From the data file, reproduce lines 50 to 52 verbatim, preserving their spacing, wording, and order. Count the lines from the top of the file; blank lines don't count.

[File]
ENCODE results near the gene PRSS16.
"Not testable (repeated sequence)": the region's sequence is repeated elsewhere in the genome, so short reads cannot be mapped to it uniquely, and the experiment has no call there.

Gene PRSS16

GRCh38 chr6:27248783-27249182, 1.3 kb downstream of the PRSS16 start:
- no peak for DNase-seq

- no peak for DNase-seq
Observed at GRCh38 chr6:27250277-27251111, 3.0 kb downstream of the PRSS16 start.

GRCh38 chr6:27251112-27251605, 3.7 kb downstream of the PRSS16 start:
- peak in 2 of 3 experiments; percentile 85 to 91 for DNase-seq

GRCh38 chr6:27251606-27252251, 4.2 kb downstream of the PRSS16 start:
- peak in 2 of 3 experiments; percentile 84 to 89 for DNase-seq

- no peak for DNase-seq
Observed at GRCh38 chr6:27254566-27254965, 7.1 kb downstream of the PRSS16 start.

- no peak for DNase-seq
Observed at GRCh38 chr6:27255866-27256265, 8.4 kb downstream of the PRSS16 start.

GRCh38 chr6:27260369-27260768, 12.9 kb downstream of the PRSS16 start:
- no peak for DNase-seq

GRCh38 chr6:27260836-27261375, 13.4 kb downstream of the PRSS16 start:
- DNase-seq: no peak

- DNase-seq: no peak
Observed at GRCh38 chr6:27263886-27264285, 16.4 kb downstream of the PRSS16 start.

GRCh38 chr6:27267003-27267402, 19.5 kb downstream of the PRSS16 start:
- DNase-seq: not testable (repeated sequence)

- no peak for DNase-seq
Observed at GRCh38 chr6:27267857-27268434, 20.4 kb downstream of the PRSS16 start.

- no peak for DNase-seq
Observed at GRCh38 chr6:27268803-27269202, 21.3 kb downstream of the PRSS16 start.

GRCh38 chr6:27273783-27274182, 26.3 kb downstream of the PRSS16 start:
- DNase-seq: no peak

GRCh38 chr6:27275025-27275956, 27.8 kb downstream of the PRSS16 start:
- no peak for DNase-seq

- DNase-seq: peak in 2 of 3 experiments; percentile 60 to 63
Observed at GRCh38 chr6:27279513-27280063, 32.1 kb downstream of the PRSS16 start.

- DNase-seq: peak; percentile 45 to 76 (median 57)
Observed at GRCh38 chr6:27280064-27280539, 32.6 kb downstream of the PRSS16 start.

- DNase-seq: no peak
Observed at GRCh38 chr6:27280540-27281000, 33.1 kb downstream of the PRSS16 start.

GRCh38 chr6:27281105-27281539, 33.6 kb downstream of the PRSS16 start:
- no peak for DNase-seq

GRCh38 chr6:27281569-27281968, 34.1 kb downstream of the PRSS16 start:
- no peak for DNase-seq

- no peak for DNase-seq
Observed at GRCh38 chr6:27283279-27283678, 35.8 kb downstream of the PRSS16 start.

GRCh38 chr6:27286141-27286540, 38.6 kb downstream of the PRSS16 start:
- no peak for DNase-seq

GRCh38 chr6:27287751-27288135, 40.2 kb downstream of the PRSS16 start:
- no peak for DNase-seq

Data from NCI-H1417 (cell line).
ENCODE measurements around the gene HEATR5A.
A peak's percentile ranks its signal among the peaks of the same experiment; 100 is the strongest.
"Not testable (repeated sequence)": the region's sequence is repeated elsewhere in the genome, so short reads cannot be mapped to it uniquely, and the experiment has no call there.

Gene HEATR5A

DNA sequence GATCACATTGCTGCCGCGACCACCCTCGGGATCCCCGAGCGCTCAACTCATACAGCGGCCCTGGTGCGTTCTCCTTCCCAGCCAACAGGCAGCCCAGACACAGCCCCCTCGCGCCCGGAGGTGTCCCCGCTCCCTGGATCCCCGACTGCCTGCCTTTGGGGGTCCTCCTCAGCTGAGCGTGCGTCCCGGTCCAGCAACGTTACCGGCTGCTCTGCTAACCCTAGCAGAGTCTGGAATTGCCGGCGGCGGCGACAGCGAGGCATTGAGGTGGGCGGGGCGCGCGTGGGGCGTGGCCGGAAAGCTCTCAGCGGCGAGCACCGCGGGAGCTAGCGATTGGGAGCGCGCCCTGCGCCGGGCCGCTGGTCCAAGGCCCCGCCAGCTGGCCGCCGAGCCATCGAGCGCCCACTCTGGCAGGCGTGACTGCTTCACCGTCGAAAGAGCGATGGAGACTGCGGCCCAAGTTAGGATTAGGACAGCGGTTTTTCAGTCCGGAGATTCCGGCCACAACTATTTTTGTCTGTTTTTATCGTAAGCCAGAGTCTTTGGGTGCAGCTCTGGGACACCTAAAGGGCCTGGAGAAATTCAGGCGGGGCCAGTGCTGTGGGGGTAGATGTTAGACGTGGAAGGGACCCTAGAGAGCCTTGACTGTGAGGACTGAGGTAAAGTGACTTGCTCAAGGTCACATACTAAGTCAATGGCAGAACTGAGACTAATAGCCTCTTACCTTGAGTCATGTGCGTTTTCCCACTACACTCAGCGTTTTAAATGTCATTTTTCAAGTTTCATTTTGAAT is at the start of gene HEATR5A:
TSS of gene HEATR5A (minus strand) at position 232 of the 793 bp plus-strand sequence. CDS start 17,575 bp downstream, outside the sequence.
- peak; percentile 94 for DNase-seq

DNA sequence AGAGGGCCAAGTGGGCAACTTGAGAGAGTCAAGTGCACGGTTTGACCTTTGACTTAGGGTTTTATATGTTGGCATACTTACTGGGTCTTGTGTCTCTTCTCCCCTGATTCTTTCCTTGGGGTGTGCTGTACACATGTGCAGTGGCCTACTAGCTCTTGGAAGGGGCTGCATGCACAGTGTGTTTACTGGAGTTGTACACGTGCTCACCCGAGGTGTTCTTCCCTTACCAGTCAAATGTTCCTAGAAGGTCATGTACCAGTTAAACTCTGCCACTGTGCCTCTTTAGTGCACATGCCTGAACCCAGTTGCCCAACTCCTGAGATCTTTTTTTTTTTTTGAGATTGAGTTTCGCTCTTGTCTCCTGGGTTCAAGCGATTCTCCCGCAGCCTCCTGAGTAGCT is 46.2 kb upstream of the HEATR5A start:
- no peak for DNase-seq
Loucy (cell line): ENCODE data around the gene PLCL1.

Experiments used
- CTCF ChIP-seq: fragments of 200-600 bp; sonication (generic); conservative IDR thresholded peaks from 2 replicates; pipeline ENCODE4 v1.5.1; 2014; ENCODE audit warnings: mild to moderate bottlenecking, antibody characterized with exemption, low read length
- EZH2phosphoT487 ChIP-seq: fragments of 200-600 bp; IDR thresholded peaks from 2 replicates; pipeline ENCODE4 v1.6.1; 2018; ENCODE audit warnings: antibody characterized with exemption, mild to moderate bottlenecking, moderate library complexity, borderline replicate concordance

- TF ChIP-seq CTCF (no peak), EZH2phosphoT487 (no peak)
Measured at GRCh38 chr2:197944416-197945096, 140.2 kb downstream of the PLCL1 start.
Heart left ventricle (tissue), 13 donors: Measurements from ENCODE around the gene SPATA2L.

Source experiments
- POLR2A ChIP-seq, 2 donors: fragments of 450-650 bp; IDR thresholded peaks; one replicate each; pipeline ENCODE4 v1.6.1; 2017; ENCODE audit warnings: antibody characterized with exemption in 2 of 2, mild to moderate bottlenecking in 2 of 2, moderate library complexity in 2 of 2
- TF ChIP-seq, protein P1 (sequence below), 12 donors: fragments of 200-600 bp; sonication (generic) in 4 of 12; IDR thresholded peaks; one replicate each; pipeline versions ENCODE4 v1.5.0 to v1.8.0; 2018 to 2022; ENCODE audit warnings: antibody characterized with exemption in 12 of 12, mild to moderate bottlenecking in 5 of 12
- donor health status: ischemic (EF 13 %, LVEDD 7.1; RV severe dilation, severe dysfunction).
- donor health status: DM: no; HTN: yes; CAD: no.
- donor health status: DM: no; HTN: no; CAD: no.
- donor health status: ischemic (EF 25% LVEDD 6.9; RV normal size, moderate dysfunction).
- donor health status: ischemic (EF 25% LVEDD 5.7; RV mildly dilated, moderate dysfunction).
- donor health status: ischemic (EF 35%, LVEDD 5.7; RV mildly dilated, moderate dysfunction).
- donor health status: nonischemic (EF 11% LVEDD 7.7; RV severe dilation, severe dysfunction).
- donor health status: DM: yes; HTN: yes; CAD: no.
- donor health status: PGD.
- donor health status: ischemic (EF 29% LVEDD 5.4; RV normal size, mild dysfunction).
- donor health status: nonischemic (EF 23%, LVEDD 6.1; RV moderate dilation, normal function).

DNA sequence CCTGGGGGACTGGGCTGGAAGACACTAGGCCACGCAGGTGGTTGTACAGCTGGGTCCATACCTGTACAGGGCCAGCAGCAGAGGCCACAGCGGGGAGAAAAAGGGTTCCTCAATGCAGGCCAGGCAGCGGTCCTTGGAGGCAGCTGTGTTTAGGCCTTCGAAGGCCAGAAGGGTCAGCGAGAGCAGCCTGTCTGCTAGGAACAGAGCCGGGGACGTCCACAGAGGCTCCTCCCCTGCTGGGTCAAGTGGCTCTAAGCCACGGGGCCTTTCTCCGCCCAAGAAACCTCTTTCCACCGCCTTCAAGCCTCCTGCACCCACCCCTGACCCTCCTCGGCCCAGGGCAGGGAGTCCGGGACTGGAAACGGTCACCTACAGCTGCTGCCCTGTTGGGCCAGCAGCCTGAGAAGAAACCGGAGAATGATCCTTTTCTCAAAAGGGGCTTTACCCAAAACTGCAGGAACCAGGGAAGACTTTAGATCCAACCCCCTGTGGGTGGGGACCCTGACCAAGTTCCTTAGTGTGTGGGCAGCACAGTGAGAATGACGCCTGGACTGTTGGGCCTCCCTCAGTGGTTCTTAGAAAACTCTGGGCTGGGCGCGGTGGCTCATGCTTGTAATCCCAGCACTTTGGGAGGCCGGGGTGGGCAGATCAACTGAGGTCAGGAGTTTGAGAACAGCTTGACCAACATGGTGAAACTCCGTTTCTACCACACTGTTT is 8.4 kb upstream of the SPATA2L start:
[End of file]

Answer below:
A peak's percentile ranks its signal among the peaks of the same experiment; 100 is the strongest.
"Not testable (repeated sequence)": the region's sequence is repeated elsewhere in the genome, so short reads cannot be mapped to it uniquely, and the experiment has no call there.

Gene HEATR5A